Homemade kimchi — very simple, very easy. That said, this is my first time making it and there are so many variations out there! I will call this one the clean out the fridge with all your fall veggies kimchi. I had everything to make this kimchi with the exception of Korean hot pepper powder. I pictured the powder packaging below for those of us who may not be too polished with the Korean language (myself included). I am also happy this stuff keeps well, because I could now make kimchi for days!
- 1 medium red cabbage, chopped into bite size chunks (locally grown and provided by The Farm Table)
- 1/2 cup of pickling salt
- 1 bunch of scallions, cut on the diagonal 2 inches long (white and green parts)
- 2 bunches of baby bok choy
- 5 medium carrots, cut into 3 inch sticks
- 1 bunch of radishes, sliced
- 1 diakon radish, cut into 3 inch sticks
- 1 2 inch piece of ginger, peeled
- 1 asian pear, quartered and seeds removed
- 1 small red onion, quartered
- 5 cloves of garlic peeled
- 3/4 cup of hot pepper powder
- 1 1/4 cup of water
- 1 pair of rubber gloves (do not eat these)
In addition to everything above you will want some sterile jars with lids. To sterilize, boil jars and lids in water for 10 minutes. Remove and allow them to dry. This recipe filled 8 various size jars (about 20 cups) which was a little more than I wanted so I would adjust the recipe to suit your needs.
First we will start with the cabbage — traditional kimchi is made with a softer Napa cabbage, but I had red cabbage on hand. Place the cabbage in a large bowl, cover with the salt and rub the cabbage. Salting the cabbage first will start the process of pulling away its moisture. Cover the cabbage with water and allow to sit for a couple hours tossing on occasion. Once the cabbage is soft, drain and rinse well to remove any salt.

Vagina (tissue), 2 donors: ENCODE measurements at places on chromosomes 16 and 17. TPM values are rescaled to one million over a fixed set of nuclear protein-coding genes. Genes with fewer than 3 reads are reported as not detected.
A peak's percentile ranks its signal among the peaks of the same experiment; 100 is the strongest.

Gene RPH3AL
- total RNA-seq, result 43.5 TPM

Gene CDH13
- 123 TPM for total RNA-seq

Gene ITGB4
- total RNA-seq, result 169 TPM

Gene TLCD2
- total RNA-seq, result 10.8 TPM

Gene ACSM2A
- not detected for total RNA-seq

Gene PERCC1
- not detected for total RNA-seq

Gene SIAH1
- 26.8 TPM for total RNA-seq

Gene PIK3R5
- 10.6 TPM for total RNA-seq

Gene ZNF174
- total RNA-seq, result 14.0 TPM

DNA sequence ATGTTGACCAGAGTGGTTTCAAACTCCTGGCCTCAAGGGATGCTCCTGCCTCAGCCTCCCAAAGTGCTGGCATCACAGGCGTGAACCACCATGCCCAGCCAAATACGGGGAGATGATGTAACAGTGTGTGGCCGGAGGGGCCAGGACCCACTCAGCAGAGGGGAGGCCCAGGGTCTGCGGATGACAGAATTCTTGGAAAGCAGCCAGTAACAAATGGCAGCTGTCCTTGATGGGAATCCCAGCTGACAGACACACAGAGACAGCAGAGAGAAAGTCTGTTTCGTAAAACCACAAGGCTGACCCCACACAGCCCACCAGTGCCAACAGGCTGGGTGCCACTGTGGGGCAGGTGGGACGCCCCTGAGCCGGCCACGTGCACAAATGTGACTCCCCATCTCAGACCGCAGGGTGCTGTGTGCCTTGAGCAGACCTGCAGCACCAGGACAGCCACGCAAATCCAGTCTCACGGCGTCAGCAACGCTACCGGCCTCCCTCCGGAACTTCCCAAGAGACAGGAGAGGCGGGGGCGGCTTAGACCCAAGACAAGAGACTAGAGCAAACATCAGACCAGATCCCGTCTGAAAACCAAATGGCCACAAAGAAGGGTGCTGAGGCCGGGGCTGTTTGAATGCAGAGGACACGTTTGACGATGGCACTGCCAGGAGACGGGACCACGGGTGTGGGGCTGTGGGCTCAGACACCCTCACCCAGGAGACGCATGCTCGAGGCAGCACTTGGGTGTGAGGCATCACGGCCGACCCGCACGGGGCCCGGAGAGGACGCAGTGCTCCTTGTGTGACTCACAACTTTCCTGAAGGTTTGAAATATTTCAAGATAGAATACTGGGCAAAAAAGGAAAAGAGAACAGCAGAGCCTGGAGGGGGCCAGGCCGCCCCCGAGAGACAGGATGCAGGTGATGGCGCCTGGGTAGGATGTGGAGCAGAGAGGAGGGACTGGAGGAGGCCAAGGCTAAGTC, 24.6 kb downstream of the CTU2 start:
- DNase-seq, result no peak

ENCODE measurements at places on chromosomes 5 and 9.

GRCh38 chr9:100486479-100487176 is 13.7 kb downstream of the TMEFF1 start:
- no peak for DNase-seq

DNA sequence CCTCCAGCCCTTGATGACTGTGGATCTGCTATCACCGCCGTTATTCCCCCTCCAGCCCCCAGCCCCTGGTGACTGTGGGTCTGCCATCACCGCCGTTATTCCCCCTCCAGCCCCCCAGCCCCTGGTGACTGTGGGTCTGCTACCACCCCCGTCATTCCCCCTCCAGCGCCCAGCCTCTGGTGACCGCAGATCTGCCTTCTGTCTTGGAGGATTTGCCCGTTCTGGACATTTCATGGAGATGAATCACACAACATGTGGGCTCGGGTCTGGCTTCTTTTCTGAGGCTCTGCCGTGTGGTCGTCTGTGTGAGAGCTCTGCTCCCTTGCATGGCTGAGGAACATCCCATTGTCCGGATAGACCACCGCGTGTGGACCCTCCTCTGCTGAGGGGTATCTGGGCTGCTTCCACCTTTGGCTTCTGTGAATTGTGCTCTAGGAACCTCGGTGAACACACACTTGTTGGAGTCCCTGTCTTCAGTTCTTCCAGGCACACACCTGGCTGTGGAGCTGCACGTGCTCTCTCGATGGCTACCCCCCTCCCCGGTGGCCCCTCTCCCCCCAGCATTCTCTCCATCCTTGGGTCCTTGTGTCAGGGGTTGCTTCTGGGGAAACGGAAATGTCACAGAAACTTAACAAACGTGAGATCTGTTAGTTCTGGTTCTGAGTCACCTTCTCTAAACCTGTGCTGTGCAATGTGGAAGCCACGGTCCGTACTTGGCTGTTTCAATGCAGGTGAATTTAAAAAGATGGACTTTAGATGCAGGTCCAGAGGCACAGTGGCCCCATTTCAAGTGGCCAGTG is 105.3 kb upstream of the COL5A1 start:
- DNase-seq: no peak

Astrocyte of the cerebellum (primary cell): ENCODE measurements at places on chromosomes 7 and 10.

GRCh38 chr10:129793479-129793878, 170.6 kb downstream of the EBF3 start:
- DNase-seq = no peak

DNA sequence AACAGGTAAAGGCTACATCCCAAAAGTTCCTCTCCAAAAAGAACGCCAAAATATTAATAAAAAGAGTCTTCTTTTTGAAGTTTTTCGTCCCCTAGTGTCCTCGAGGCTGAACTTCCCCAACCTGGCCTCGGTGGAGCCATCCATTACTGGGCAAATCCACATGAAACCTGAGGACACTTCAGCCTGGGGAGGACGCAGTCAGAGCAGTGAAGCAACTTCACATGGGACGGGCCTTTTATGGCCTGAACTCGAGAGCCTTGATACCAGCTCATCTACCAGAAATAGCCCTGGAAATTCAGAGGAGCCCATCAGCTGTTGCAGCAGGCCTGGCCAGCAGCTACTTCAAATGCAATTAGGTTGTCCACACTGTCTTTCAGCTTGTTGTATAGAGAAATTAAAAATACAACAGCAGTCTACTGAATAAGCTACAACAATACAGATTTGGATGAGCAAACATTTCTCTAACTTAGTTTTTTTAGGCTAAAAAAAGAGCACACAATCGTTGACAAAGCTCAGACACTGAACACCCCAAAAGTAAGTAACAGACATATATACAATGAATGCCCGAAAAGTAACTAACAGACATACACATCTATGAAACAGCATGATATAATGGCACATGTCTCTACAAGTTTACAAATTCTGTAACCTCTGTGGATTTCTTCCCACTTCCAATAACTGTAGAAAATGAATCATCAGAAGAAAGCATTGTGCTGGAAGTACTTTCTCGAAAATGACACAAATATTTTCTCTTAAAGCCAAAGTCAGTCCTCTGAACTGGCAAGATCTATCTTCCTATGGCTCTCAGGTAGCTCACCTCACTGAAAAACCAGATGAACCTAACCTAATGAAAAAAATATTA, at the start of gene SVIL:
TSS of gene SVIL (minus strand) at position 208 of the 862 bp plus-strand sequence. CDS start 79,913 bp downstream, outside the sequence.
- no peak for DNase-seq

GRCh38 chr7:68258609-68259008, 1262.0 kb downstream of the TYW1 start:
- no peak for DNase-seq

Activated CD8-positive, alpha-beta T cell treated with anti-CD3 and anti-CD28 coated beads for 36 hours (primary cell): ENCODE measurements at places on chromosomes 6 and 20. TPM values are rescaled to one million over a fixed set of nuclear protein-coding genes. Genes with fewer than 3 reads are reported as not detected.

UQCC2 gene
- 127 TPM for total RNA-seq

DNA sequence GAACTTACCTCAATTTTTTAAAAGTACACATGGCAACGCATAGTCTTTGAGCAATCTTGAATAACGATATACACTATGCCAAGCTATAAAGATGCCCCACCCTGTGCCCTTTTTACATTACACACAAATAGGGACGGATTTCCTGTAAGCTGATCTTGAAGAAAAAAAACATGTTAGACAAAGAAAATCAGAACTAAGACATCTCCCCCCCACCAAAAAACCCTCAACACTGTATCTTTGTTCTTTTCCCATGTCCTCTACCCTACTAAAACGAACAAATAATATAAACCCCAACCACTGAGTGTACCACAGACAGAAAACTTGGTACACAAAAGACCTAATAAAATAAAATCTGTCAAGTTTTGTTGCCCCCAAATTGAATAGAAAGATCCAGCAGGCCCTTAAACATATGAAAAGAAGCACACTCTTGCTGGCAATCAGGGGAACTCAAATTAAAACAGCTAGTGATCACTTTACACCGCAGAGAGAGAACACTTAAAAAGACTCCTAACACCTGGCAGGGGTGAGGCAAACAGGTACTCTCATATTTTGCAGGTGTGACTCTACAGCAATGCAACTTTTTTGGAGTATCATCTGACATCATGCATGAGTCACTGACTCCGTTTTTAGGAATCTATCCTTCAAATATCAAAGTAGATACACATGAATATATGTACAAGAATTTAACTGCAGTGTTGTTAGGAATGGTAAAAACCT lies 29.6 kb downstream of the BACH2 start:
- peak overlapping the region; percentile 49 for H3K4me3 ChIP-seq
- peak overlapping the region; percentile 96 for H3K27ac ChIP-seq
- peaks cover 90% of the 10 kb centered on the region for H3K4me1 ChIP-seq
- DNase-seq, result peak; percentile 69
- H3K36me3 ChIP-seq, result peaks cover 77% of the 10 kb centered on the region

Wash and prepare the other vegetables and place in another bowl. In a food processor add the onion, garlic, pear, ginger, hot pepper powder and water. Add the cabbage to the other vegetables and toss.
Pulse the food processor until a somewhat smooth but thick paste develops. Pour this over your mixed vegetables.
Now it is time to roll up your sleeves, put on those rubber gloves and dig in! Massage the vegetables to have a light coating.
Now we want to stuff the jars, gently pressing the vegetables down into them, leaving about a 1/2 inch from the top. Wipe the lip of the jars and twist the tops on loosely. As the vegetables begin to ferment, they will release gas and create their own juices.
Once jars are filled and tops are on, wipe the outside of your jars and leave them at room temperature to allow them to ferment. Here is where taste will come into play. Kimchi has a hot/sour flavor and some like more sour than hot. For the first three days I would open the jars once a day and press the vegetables down into the liquid, putting the top back on and then turning the jar back and forth, upside down a couple of times to coat all of the vegetables.
I started my batch on Monday and on Thursday started tasting it. Saturday it was to my liking and went into the fridge.
Kimchi is perfect by itself, alongside eggs, or served on sandwiches. I do have a very easy appetizer that I will soon share to help you use up some kimchi if you give this a try. Have you made kimchi before? Can you share any tips or variations?
E.A.T. local E.A.T well